An ongoing feud between Google and Roku hit a new level this morning as YouTube TV left the platform, but now Google is speaking on its side of the story, and, well, it’s clear Roku isn’t as innocent as many thought.

In a blog post, Google explains that Roku was the one who “chose” to renegotiate the terms of YouTube TV distribution on the platform when “initial conversations” were only set to renew the current, now previous terms of the “ongoing deal.”

Our initial conversations started with Roku simply to renew the current terms of their ongoing deal with YouTube TV, which has been in place for several years. Our offer to Roku was simple and still stands: Renew the YouTube TV deal under the existing reasonable terms. 

Roku originally told users that Google was using its position to impose “anticompetitive” terms against the platform including modifying search results and demanding more expensive hardware.

Google directly says that Roku’s claims of YouTube and YouTube TV altering search results are “baseless and false.”

To be clear, we have never, as they have alleged, made any requests to access user data or interfere with search results. This claim is baseless and false.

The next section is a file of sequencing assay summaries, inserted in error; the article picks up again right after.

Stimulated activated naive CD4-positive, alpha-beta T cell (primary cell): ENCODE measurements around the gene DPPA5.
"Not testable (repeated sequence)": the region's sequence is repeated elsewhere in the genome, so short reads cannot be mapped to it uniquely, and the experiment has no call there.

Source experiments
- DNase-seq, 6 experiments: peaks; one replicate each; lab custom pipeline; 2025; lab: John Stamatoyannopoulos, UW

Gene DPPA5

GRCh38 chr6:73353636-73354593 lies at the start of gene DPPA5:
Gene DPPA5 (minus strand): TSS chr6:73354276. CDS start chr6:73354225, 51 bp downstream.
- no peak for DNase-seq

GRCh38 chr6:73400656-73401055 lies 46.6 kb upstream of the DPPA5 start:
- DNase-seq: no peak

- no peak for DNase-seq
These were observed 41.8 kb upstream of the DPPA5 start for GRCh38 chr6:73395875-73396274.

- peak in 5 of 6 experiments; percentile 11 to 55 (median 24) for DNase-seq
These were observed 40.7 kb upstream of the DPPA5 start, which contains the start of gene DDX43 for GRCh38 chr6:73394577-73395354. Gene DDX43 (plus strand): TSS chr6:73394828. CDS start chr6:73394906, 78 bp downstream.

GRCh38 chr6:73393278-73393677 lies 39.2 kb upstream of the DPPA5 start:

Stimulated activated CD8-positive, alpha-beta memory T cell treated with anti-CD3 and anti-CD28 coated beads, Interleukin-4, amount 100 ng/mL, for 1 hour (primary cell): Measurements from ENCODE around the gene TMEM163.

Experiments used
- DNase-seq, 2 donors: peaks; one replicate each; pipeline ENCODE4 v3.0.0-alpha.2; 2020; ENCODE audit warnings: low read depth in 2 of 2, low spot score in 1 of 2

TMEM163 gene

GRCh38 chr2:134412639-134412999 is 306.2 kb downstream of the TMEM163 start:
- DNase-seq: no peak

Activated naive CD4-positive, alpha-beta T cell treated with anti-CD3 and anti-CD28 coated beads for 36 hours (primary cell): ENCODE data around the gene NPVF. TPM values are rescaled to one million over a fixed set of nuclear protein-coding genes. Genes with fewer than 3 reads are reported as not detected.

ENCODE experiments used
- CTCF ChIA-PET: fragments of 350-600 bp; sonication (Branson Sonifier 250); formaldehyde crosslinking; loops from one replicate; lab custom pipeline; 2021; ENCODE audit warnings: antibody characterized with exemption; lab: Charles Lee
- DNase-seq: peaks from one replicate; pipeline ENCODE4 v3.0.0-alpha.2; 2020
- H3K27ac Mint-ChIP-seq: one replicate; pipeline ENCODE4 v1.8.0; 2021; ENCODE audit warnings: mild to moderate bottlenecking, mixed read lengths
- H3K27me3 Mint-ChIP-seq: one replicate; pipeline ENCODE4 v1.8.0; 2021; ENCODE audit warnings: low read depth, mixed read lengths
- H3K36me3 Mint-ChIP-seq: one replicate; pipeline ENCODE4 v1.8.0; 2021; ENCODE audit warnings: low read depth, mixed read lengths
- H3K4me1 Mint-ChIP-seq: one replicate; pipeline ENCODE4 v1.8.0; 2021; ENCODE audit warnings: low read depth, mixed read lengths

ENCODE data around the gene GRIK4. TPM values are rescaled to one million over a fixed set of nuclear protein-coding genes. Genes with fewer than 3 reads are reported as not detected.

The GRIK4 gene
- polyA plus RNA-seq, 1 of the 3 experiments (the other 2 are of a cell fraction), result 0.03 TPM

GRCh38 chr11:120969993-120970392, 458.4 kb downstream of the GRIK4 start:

Google further explains that Roku requested “exceptions” for the technical requirements that Google lays out for a “high-quality experience” on YouTube. Apparently, those exceptions from Roku would “break the YouTube experience and limit our ability to update YouTube in order to fix issues or add new features.” The company points to video codecs specifically, saying that 4K HDR or 8K may not work even if the Roku purchased supports these resolutions. This hints at AV1, something that’s widely been speculated as a source of contention between the two companies.

Our agreements with partners have technical requirements to ensure a high-quality experience on YouTube. Roku requested exceptions that would break the YouTube experience and limit our ability to update YouTube in order to fix issues or add new features. For example, by not supporting open-source video codecs, you wouldn’t be able to watch YouTube in 4K HDR or 8K even if you bought a Roku device that supports that resolution. 

As Roku explained this morning, the YouTube TV app is being removed for downloads but remains in place for current users. Google reiterates this point, and it sounds like the company has no intention of removing the app entirely.

Google again mentioned that “Roku has often engaged in this tactic with other streaming providers” when explaining that Roku terminated the deal in “bad faith” during negotiations.

Notably, Google is directly telling YouTube TV customers to tweet Roku regarding the removal a tactic Roku also asked of its customers. An email reads in part:

In light of Roku’s current stance, we encourage you to reach out to their customer support team to request they keep YouTube TV on Roku devices here or tweet @roku.

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Ben Schoon

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